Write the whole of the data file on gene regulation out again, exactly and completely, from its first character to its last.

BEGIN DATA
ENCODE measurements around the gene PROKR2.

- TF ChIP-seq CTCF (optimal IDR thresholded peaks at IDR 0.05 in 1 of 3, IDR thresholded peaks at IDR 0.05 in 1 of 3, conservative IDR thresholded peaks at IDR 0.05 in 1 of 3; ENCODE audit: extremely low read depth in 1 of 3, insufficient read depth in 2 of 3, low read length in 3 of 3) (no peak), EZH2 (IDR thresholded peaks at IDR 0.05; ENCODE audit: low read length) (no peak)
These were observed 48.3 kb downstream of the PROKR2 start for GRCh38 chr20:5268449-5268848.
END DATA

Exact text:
ENCODE measurements around the gene PROKR2.

- TF ChIP-seq CTCF (optimal IDR thresholded peaks at IDR 0.05 in 1 of 3, IDR thresholded peaks at IDR 0.05 in 1 of 3, conservative IDR thresholded peaks at IDR 0.05 in 1 of 3; ENCODE audit: extremely low read depth in 1 of 3, insufficient read depth in 2 of 3, low read length in 3 of 3) (no peak), EZH2 (IDR thresholded peaks at IDR 0.05; ENCODE audit: low read length) (no peak)
These were observed 48.3 kb downstream of the PROKR2 start for GRCh38 chr20:5268449-5268848.